Of course, part of singer-songwriter songwriting is the wonderful process of telling our stories. That is partly why we have the poetry page tucked away in our magazine (under ‘extras’). It is quite therapeutic to tell those stories. 

Robbie: I agree 100%. Like you say with your poetry page, writing a song or poem can give you that sense of closure; it can be a cathartic way of healing. In poetry, the sentiment and words are there; you just miss the beat and melody. The person who reads it can take it any way they want because it resonates that way with them; it is part of their journey and story and how they connect to it. So, songs and poetry are closely related. Words are in there with the music!


And, of course, those older readers here will remember the days of going and buying an album, opening the sleeve, and getting out the lyric sheet for a read. There was also a love for those album covers. The last cover for “Heart in 2 Places” had Robbie standing with her back to us, watching the road stretch out ahead. Was that her idea?

Robbie: There is a lot of effort going into the covers. I do everything myself, from the promotions through to the cover designs. “I of the Storm” is an exception, as there was a photographer who did that cover and he did the background to the picture, but I did the writing and overlay. But everything I put into the music, from the song to the picture, must have a message. It is very important that nothing is there by happenstance, nothing is random; it must mean something. For the cover of the latest single, I am standing and looking down a road. The premise of the song is that I’m standing between two places. I’m from Canada, my family is from Canada, and I love the place. But I am here now in America with my new life, my family, and my daughter. I am there on the road; to me, that is me now. There is no end to the road—almost an intersection—and both of those roads are a part of me. Both roads are accepting of me, and people have so much to offer. It is not a fork in the road; there is no decision or trepidation; it looks down the road, and there are loving forces on both sides that I am part of.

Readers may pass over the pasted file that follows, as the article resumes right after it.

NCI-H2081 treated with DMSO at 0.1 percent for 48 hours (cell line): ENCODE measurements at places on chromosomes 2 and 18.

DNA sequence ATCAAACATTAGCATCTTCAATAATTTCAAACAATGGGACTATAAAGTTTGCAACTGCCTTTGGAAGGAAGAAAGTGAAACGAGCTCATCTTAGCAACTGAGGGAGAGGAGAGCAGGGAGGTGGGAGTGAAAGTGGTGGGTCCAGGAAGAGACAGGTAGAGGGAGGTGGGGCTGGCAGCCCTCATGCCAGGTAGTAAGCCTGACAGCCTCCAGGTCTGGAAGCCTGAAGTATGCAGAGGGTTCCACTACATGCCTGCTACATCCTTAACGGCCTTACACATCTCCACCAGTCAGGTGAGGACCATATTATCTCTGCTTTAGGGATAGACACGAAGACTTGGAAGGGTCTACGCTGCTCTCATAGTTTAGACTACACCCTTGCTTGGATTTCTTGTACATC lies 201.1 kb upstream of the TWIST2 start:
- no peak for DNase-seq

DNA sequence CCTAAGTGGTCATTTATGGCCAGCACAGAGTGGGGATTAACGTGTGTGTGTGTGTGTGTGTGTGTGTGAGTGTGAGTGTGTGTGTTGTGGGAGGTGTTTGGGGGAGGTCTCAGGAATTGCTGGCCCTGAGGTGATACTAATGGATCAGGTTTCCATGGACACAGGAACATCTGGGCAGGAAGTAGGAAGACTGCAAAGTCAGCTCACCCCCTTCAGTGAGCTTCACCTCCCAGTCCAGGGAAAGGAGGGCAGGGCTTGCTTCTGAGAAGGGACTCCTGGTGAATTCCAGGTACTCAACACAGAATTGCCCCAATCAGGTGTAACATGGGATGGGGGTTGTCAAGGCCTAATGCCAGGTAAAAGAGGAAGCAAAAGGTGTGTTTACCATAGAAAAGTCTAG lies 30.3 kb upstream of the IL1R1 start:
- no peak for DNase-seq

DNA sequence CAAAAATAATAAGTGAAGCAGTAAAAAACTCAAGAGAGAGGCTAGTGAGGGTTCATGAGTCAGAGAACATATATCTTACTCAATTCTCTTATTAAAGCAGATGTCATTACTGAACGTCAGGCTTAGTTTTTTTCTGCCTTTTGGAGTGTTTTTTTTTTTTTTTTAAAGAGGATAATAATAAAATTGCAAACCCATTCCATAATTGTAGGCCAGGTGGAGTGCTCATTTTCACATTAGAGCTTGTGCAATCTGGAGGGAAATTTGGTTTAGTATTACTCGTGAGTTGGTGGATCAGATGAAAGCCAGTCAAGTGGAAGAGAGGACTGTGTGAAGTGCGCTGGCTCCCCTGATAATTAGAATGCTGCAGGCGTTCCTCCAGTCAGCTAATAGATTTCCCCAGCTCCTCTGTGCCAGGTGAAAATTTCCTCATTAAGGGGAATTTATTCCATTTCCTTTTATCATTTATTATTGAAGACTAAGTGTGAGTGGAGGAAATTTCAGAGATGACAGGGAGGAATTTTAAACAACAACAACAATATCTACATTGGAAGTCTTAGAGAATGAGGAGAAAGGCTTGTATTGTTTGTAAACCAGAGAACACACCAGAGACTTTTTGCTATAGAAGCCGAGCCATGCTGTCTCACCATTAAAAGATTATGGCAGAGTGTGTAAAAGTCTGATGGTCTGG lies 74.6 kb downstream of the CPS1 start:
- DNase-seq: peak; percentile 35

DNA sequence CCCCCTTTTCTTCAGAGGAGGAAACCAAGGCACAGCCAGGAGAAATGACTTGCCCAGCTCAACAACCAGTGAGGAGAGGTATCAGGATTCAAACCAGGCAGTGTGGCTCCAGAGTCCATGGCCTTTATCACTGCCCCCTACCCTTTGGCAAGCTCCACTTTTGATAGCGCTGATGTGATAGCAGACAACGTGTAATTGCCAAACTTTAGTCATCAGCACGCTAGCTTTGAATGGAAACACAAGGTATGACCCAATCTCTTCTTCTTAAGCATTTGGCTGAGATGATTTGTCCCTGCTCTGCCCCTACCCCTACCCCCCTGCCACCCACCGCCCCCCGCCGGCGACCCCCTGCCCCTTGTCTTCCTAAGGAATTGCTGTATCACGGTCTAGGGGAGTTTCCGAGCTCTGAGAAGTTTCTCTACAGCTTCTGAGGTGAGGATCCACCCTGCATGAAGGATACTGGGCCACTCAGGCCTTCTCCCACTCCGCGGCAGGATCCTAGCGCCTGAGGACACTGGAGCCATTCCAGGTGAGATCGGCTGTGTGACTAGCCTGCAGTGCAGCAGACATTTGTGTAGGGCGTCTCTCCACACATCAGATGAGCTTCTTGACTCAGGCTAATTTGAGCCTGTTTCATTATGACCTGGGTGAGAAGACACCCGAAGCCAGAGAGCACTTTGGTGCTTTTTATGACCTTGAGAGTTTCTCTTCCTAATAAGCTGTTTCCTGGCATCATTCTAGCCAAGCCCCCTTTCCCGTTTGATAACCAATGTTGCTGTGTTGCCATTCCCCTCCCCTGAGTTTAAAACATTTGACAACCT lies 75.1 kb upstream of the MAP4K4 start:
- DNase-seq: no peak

Although music genres can be fluid, helping the music listener select their sound. We notice Robbie has the hats, but to what extent does Robbie look to cultivate a country image?